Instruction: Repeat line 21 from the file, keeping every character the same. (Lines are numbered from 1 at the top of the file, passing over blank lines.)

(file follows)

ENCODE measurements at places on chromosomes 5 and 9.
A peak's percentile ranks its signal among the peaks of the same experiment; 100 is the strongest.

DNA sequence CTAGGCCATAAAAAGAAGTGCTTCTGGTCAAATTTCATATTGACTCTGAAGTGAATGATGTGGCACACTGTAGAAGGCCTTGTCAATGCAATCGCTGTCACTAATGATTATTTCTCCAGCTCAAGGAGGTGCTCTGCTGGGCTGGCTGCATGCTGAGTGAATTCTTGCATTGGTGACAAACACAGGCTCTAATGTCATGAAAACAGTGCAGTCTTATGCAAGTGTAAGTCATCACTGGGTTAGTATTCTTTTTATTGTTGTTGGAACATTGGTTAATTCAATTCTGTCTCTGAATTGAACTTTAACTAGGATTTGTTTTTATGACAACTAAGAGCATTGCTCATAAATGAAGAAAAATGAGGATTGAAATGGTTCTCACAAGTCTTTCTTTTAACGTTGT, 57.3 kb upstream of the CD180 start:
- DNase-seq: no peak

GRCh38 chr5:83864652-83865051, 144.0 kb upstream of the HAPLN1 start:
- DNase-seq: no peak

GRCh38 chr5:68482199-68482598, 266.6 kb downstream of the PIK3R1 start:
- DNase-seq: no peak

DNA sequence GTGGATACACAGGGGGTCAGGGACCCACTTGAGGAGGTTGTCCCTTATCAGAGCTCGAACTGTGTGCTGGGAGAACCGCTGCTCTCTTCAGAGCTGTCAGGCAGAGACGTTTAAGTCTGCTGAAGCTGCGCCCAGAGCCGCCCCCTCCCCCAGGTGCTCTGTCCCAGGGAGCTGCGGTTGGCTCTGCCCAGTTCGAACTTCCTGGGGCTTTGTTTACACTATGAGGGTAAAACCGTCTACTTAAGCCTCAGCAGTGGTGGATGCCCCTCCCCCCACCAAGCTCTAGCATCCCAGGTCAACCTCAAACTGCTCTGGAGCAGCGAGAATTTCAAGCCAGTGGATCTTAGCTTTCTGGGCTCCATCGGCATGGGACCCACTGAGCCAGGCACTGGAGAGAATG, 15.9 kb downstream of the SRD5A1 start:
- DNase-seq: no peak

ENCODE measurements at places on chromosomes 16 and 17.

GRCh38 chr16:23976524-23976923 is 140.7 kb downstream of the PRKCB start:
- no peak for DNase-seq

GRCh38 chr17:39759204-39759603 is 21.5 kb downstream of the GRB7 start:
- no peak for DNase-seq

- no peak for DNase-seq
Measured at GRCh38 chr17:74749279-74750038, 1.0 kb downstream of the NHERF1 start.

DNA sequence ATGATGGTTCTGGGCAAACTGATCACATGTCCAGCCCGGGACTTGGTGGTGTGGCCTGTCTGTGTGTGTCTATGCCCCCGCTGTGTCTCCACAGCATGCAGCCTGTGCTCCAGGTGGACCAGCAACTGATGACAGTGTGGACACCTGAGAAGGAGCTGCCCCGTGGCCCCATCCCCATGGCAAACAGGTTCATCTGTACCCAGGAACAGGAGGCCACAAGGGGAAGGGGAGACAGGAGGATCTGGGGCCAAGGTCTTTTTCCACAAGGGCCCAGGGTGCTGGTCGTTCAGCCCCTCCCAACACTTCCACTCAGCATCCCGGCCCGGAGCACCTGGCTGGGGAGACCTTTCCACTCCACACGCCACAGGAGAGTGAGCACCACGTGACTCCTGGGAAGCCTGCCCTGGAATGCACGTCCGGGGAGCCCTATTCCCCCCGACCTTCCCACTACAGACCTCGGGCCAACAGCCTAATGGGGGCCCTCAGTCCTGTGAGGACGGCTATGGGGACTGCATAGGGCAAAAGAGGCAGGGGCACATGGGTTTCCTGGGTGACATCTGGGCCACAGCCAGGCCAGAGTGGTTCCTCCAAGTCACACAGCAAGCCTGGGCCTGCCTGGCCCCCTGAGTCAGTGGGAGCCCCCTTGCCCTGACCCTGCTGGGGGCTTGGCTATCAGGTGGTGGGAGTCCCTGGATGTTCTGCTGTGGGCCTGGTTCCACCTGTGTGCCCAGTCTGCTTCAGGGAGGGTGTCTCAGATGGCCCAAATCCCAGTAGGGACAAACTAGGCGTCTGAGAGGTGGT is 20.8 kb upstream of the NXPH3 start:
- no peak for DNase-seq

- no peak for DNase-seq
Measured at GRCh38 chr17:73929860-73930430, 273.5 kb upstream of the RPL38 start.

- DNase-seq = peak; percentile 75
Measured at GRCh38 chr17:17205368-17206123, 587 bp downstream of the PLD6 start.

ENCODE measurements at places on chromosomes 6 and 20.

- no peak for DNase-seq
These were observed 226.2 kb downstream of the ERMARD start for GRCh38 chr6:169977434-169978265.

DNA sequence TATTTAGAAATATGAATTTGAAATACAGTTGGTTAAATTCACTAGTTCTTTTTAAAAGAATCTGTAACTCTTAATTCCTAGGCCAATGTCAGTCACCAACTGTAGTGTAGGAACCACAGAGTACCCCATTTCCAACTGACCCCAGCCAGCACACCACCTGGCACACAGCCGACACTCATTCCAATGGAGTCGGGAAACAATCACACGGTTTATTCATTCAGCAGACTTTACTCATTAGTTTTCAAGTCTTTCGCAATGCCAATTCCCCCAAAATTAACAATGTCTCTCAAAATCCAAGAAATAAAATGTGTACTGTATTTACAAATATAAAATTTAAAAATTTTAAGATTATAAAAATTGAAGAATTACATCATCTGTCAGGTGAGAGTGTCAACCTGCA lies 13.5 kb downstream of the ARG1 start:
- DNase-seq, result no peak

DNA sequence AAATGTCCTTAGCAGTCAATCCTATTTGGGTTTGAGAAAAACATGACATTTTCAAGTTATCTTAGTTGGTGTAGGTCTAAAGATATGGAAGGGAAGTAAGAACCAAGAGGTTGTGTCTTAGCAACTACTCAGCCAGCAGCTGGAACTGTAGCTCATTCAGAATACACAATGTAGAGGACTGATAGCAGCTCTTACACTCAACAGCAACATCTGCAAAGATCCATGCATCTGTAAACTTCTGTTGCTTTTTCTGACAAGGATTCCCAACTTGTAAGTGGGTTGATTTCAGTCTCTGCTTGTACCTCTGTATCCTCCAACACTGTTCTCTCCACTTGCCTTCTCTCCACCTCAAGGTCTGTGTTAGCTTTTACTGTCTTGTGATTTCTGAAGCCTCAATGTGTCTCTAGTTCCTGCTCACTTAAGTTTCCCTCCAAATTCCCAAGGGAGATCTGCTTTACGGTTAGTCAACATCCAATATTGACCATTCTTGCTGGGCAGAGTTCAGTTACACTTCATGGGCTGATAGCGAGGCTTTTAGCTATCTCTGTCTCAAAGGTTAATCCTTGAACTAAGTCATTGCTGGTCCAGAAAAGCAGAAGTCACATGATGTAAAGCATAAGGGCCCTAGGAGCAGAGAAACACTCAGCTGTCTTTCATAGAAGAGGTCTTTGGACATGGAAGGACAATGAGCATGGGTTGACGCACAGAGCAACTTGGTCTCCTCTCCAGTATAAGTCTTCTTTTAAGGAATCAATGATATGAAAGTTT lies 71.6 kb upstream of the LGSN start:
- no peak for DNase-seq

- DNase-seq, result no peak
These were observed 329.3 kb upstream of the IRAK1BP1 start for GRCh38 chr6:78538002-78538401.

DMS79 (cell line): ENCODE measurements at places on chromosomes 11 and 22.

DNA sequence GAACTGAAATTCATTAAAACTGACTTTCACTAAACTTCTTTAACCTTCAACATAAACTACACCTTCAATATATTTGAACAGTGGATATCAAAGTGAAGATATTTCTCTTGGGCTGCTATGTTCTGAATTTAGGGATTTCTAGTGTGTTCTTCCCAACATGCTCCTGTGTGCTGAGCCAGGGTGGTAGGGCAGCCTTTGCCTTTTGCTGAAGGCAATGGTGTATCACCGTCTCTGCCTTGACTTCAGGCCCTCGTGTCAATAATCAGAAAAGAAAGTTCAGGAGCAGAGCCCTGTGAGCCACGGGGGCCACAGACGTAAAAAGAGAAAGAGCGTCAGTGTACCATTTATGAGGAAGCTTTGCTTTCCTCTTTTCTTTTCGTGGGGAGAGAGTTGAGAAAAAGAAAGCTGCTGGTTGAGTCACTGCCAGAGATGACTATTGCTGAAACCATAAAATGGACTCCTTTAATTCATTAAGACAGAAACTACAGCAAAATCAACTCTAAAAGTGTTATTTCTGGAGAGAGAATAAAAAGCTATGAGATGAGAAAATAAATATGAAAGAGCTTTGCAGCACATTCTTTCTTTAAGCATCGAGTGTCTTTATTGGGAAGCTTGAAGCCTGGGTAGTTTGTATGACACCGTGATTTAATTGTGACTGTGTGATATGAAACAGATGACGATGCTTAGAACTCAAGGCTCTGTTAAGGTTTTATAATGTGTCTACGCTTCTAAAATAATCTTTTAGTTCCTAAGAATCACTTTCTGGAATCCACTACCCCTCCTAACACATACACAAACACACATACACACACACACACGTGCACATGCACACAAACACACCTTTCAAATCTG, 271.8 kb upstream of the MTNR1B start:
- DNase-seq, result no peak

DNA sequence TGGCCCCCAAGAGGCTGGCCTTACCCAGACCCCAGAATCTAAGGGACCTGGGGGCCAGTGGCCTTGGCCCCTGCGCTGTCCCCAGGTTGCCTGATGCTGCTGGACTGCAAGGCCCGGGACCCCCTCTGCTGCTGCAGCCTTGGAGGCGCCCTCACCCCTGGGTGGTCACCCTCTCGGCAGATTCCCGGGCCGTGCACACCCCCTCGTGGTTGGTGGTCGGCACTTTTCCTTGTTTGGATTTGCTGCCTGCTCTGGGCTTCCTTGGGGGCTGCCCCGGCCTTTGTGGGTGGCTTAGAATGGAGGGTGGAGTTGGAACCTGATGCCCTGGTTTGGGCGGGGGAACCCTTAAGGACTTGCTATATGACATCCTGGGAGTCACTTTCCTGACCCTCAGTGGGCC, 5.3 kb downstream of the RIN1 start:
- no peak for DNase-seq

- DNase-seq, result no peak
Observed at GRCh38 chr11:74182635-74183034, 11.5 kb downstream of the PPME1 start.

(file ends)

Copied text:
Measured at GRCh38 chr17:73929860-73930430, 273.5 kb upstream of the RPL38 start.